But none of this has anything to do with Kyle Rose, who stepped into BUSU without climbing the BUSAC or Smart Start ladders. Our politics didn’t involve him, and he won the race by building sincere connections with people. Well, and playing up the valentine’s day aspect of voting week by handing out roses. By any other name would he be just as electable? Sure, and it’s a winning gimmick. As an executive, his presentations have usually consisted of how far along he is at accomplishing his platform points. As a Facebook friend, he has been welcoming and generally interested in what is new, what is up, and what is happening. I liked him and the last thing I wanted was for my rapport with the next VPFA of BUSU to be anything like the last. In the summer, he invited me to meet on-campus with his group called G.R.O.E. (Growth, Respect, Opportunities, Excellence), where I attended two Sundays in a row in what was practically a religious experience of self-transcendence. Among these fresh upstarts I felt more frumpy, weathered, dirty, and negatronic than I’m usually self-aware of as I grub around doing graphic design jobs from the downtown cafe or whatever. Explaining who I am to these entrepreneur university students — one of whom is the new BUSU VPFA — was a sort of out of body experience of self-realization. These are business and comm. majors in a meeting on a Sunday in the Cairns building, talking about the specifics of their lives’ ambitions. Philosopher king Rose lead the meetings which consisted of a short slideshow of inspirational, thoughtful memes, and discussion about the themes therein. Then, each person shared from their lives “Rose, thorn, and bud: something good, something challenging, and a new opportunity.” As I heard from each of the others, I took them seriously, taking brief notes. The first week was so interesting, that I went back a second week, where this time I met Rose’s mom, who spoke about the spiritual difficulties of her nursing job as an end-of-life caregiver in pious Christian language, which Rose deftly reiterated using the signifiers of “The Secret: The Law of Attraction”. The “Rose/Thorn/Bud” model of reviewing one’s own life is something I adopted personally when my friend Julian Anderson heard about it and started using it to basically say what’s up. This is how I ended up getting to know, and getting to love, Kyle Rose.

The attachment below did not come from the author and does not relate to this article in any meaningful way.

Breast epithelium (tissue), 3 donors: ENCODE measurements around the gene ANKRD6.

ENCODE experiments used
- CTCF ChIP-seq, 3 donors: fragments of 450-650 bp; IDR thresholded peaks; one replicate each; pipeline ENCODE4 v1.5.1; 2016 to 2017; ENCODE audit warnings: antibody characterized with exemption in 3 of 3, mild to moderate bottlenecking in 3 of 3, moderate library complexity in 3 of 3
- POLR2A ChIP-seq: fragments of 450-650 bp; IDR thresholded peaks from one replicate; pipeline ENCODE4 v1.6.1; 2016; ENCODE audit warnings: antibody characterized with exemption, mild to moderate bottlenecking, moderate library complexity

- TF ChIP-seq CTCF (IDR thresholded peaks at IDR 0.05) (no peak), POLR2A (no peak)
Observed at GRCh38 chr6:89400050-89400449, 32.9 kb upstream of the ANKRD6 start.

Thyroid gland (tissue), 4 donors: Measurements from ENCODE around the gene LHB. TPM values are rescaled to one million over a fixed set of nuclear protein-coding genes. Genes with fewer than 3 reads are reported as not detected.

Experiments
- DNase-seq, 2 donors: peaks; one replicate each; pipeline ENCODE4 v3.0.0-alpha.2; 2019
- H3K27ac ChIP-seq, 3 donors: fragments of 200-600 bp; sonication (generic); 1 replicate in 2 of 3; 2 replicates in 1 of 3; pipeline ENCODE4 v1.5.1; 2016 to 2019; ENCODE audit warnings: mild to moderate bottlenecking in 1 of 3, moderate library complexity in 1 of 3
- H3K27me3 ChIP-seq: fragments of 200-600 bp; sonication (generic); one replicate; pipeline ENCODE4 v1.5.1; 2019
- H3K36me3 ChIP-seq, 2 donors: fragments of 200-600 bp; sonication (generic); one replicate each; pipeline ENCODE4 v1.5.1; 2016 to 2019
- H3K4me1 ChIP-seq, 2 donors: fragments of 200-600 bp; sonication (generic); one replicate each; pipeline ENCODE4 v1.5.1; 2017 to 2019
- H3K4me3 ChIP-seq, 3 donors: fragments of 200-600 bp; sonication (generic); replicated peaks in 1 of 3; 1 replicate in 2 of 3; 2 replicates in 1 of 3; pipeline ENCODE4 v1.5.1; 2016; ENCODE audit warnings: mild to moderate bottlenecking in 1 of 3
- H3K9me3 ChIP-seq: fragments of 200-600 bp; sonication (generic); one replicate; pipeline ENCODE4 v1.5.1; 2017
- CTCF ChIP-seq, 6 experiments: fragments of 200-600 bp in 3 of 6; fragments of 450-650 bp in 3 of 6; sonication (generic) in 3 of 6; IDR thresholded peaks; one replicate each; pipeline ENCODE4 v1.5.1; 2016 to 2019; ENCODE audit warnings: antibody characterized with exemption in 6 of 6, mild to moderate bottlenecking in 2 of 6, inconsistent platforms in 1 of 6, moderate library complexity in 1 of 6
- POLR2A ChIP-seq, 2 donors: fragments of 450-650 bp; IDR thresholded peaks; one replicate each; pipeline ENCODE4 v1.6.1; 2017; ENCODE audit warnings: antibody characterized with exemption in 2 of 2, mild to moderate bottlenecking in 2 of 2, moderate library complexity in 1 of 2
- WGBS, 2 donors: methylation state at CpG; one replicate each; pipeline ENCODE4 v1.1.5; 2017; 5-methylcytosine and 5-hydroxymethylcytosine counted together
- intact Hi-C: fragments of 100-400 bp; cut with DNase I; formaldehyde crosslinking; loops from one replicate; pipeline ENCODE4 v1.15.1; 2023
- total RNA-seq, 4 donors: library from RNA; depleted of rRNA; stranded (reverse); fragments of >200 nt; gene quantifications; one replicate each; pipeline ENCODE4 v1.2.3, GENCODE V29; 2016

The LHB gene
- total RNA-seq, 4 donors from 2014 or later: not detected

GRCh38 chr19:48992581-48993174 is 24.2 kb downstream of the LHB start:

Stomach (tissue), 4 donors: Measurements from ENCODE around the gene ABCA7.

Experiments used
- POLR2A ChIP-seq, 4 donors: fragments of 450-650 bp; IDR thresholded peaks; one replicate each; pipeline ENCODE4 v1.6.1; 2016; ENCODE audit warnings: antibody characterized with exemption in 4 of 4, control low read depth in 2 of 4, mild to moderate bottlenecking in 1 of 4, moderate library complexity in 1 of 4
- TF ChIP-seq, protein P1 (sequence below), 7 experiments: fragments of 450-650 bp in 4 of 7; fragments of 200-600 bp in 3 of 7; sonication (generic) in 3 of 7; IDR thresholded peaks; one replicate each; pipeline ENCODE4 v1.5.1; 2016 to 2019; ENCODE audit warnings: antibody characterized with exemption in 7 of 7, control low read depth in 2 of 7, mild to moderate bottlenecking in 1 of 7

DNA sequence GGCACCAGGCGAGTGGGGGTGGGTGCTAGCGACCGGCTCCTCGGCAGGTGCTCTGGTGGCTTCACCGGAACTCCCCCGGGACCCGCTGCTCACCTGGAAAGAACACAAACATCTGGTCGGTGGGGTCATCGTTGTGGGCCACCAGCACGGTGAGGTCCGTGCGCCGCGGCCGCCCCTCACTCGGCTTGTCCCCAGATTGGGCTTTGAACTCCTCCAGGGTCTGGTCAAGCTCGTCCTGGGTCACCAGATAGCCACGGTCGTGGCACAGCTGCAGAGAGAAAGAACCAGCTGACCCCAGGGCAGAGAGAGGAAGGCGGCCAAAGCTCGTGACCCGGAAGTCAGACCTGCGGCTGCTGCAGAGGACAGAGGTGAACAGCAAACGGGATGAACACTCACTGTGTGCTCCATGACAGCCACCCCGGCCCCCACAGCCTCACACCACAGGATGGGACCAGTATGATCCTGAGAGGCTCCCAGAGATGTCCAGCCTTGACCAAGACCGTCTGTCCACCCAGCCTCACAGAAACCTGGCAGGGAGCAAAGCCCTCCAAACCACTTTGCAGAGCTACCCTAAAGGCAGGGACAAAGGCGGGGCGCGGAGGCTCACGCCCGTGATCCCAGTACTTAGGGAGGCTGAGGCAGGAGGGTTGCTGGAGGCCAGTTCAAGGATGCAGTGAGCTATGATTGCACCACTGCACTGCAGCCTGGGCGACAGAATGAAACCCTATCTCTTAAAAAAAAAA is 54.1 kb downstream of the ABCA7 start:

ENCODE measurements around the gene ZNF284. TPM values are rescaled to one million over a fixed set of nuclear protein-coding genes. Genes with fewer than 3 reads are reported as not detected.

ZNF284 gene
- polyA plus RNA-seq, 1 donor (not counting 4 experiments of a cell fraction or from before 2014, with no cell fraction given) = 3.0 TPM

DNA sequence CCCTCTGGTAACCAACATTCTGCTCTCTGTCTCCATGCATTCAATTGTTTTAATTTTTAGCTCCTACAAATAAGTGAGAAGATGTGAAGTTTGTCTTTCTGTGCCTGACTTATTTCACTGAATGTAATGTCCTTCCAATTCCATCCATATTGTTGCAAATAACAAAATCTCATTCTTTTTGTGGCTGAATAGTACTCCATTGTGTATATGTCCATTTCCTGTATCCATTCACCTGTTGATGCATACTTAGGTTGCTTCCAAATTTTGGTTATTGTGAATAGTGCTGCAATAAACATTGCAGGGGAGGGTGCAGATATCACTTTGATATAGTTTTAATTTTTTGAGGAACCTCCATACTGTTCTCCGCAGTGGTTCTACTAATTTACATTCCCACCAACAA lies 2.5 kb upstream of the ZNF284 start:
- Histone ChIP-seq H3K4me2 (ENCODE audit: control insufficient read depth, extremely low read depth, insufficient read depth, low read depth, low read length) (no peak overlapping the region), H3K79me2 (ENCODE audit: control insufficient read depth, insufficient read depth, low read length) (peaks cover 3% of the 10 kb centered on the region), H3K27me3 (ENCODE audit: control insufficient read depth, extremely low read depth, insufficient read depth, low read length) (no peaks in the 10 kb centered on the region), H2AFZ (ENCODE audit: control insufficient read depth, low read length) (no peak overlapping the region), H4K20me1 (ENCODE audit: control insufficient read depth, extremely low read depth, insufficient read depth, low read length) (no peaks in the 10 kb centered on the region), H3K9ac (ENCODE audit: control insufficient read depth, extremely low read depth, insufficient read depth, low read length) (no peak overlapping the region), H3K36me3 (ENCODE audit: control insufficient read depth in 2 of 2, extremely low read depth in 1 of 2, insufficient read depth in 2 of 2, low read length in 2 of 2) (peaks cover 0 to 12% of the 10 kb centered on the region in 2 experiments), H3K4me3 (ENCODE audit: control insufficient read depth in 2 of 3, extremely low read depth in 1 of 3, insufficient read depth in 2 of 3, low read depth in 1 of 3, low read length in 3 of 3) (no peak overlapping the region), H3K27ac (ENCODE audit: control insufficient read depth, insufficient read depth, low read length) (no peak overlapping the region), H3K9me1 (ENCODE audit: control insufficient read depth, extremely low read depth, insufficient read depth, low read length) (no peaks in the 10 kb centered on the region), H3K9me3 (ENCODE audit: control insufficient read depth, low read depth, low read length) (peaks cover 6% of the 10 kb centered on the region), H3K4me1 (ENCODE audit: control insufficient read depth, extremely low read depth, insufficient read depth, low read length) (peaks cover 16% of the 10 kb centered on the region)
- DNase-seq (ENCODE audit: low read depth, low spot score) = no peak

He drove me back downtown and we had a long chat in the car, sharing from our lives: I was preparing to appear as an artist at Hamilton Comic Con, and he has a patent on a window cleaning invention that has just gone into production. Always coy but never disingenuous, he dodged the specifics about how the transition went between his role as VPFA and his predecessor, my infamous Yendt, who himself had once or twice driven me back downtown from campus in years prior. I gathered from Rose that he sought to define himself on his own terms and had little interest in being puppeted, influenced, or otherwise boxed-in by his predecessor Yendt who had moved from VPFA to chairing the Board of Directors of BUSU. During the first few meetings of BUSAC in this year, Yendt stepped in and spoke where Rose felt he should have been, but he admitted his newness might have made it necessary. I began to wonder, perhaps only in paranoia or cynicism, if Rose’s rapport with me was built up to ensure he wouldn’t come under the same scrutiny that Yendt did. Soon after, I met with Rose, Steven Tulloch, and Matt Campbell at Gord’s one afternoon during Brock’s 50th. When I asked him if he planned to run for president, he said he would prefer focusing on the job at hand, and that if he does run for president, his track record of success will be what he relies on.